My colleague, Ron Bigalke, with Capitol Commission Georgia, offers this prayer on this election day. Thanks, Ron, for pointing us to the cross on this important day.

“Lord God, thank you for your grace—received through faith in the Lord Jesus Christ—which allows Your people to call upon You in prayer.

Lord God, I have prayed for my own discernment as to Your will and purpose, and I also pray that You would grant discernment to the unbelieving community. I pray that what is right would be so evident that even unbelievers would vote using wisdom and would demand honesty and uprightness from their elected officials.

Lord, in the name of Jesus, may the citizens of our nation become so weary of sin and degradation among our leaders that they will seek godly leaders to represent them on every level of government. Give such leaders favor with the public and the media.

Help your people to recognize that as we work upon immortal minds and fill them with the wisdom of Your Word—with the just reverence for You and the love of our fellow citizens—that we labor for that which is eternal.

Lord God, help us not to regard Your providence in our nation with a careless attitude. We appreciate not only the right but also the privilege to vote. I pray that I, in addition to others, will use that privilege wisely by seeking Your will in considering the qualifications of those for whom we vote. I pray for the body of Christ that all would understand the right to vote as a gift from You and to avail themselves of every opportunity. May there arise such an expression of righteousness in our electoral system that it would affect every realm and level of government in our nation.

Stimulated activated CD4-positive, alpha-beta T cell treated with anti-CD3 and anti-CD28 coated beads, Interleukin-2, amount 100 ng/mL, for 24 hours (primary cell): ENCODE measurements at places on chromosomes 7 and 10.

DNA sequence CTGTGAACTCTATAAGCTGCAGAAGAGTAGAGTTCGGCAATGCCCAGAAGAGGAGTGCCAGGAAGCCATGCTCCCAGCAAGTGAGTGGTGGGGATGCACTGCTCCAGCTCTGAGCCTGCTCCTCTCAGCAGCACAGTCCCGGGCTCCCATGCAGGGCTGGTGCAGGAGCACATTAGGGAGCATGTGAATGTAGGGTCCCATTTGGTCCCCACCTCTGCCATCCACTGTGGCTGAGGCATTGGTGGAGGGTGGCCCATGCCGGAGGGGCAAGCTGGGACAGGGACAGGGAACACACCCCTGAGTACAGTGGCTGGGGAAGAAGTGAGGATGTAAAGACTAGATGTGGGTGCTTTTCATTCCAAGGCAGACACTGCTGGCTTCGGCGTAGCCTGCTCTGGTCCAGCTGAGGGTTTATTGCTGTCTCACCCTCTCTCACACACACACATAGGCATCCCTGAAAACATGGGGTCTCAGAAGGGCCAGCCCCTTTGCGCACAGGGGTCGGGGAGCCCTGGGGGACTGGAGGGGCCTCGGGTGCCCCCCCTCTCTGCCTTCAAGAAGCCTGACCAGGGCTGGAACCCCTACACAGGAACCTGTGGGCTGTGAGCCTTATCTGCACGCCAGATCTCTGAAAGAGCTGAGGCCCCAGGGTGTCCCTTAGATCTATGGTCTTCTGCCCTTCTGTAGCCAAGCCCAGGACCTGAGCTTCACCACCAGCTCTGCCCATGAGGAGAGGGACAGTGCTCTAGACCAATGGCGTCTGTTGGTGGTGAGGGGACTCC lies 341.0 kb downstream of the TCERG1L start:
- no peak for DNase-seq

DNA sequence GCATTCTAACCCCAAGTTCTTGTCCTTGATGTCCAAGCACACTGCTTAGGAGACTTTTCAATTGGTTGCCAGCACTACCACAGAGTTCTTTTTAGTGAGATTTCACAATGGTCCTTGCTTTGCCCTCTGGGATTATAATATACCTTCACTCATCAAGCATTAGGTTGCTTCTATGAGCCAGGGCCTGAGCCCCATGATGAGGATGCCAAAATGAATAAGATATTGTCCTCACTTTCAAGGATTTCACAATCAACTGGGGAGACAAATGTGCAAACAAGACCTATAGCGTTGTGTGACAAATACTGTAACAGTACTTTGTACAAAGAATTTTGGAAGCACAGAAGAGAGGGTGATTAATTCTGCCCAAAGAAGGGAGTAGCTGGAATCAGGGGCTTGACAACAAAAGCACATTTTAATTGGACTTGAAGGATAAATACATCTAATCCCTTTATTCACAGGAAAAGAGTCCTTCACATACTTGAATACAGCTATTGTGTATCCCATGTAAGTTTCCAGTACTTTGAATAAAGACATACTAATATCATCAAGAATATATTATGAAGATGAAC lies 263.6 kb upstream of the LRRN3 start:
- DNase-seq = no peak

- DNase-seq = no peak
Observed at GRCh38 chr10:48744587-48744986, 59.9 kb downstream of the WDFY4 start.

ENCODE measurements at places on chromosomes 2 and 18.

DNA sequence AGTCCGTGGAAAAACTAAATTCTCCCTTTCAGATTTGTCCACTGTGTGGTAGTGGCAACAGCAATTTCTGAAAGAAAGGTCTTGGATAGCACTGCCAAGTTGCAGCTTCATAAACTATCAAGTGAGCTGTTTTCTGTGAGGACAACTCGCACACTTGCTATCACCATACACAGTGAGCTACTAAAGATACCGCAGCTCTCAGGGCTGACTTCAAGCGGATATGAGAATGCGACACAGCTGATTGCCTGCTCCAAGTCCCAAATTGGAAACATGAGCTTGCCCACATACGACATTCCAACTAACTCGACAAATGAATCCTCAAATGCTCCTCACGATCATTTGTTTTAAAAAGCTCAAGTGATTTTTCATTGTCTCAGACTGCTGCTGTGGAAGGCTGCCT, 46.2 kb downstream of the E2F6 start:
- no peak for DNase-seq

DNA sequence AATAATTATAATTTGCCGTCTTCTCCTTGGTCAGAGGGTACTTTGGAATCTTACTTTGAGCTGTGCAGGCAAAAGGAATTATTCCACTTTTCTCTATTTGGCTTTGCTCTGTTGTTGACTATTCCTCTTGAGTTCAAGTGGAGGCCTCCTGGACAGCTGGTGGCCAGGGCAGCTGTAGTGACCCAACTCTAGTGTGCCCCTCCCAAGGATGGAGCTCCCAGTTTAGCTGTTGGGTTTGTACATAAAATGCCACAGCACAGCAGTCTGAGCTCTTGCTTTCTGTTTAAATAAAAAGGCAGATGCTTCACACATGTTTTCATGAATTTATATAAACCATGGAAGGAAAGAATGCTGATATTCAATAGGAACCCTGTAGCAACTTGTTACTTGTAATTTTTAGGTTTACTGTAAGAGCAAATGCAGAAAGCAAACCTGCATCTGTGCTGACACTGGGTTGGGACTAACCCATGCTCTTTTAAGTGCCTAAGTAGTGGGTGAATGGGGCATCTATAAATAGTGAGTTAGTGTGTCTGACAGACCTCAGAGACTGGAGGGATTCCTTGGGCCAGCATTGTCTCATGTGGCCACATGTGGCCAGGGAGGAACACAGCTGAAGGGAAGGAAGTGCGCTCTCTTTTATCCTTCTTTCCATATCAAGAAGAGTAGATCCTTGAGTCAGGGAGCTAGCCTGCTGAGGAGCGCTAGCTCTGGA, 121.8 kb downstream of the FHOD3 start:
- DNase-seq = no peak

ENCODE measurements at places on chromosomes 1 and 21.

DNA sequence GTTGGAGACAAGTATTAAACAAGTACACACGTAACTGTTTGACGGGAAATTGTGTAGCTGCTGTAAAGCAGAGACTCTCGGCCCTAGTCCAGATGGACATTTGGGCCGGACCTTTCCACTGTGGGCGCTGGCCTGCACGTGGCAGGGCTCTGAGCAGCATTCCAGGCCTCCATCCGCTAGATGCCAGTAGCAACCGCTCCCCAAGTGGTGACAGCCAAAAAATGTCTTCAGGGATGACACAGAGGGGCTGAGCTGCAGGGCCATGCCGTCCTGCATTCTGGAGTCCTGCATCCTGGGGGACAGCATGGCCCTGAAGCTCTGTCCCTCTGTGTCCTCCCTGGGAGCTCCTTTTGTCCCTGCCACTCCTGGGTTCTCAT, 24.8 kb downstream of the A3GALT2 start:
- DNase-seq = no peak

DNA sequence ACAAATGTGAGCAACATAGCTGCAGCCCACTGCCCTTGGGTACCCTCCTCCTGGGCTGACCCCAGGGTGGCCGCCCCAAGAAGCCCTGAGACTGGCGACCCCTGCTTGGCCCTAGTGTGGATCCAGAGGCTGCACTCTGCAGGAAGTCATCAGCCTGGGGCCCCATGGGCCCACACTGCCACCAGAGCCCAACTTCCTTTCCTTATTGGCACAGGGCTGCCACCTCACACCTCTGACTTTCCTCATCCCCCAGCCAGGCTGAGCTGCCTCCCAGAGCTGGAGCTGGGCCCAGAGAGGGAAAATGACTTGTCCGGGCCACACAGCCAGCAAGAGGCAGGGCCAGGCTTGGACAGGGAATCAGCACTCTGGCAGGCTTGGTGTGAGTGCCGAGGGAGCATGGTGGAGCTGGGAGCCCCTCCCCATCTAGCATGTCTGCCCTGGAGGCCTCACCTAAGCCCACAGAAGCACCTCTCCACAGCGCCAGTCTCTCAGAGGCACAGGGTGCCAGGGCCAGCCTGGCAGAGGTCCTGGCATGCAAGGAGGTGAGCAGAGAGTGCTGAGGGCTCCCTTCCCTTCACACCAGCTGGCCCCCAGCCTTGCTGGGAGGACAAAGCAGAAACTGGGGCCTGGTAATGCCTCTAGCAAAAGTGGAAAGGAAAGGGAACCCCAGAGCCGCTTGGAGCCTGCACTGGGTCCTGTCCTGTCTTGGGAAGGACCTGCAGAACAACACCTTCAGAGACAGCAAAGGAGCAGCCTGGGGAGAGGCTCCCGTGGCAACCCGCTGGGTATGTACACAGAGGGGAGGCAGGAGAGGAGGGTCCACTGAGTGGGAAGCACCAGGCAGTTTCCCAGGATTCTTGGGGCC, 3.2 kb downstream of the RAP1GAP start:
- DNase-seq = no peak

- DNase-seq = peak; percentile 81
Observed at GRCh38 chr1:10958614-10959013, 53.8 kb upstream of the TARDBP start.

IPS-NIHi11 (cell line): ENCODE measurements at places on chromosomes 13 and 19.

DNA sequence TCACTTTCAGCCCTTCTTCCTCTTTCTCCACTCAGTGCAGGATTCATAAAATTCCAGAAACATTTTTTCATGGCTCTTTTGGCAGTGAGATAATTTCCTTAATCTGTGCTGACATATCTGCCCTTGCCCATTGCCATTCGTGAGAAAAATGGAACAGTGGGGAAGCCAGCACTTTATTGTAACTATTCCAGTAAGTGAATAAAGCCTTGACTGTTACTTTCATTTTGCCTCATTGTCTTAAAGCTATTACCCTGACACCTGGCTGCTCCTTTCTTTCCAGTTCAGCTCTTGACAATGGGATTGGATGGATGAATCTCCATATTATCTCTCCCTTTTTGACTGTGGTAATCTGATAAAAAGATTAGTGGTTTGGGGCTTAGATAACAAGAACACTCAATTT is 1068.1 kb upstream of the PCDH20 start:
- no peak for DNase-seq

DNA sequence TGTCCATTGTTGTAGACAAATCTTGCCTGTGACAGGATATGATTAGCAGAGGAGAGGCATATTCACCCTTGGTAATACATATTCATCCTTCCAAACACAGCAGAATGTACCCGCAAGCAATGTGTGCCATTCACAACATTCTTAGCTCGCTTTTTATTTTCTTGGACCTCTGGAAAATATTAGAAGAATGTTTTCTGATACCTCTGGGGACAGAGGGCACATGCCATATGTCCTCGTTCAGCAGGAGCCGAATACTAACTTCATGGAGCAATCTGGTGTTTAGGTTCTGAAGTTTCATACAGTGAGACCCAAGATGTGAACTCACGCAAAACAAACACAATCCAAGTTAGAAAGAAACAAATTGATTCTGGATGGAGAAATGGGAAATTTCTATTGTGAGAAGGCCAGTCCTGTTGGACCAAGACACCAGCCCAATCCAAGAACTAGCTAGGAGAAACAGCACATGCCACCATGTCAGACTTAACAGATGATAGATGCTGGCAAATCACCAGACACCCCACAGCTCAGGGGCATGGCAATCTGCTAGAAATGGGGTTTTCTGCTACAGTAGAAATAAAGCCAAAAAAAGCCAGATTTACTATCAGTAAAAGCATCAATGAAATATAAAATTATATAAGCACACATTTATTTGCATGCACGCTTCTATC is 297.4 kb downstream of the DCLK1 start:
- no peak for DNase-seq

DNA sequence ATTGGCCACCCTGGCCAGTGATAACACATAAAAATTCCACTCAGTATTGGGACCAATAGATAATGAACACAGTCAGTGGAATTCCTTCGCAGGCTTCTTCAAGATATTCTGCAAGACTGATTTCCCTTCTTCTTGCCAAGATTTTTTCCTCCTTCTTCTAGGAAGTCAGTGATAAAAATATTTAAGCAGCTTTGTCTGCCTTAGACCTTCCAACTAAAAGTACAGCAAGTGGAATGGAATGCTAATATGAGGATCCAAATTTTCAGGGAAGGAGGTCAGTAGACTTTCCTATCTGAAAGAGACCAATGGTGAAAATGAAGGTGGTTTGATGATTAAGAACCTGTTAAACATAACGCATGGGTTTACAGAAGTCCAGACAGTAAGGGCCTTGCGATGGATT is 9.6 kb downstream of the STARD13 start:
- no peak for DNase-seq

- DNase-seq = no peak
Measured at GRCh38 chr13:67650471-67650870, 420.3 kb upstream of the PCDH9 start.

For those elected officials who lead in their communities and lead our states and nation, may you surround them with wise counsel: men and women of integrity who seek Your will and the good of this nation beyond their own, and whose motives are for that which you deem right.

I pray that You would grant saving faith in Jesus to our incumbents and candidates, and for those who do believe and trust in Jesus Christ as Lord God and Savior, that you would grant them Christlikeness, discernment, honor, integrity, knowledge, and understanding so that our nation may know stability internally and abroad.

I give thanks to You for those who desire to serve. Lord God, I praise You alone as sovereign because You alone rule over all, and You alone are able to defend and keep us. I praise You that these times are under Your sovereign control, and that the king’s heart is like channels of water in Your hands (Prov 21:1). I give thanks for our current leaders and our new officials, in accordance with Your Word (since all those in authority are established by You to serve Your will and purpose).

I pray that You would bless the evangelistic and discipleship ministry to our Capitol communities, as your church seeks to reach them by Your grace and for Your glory. I thank You for blessing that ministry and thereby working in and through our leaders, so that we may have peaceable lives in godliness and honesty.”

Recently, Paul Meinsen, my Capitol Commission colleague in Missouri, had a strange experience. It is recounted in this article.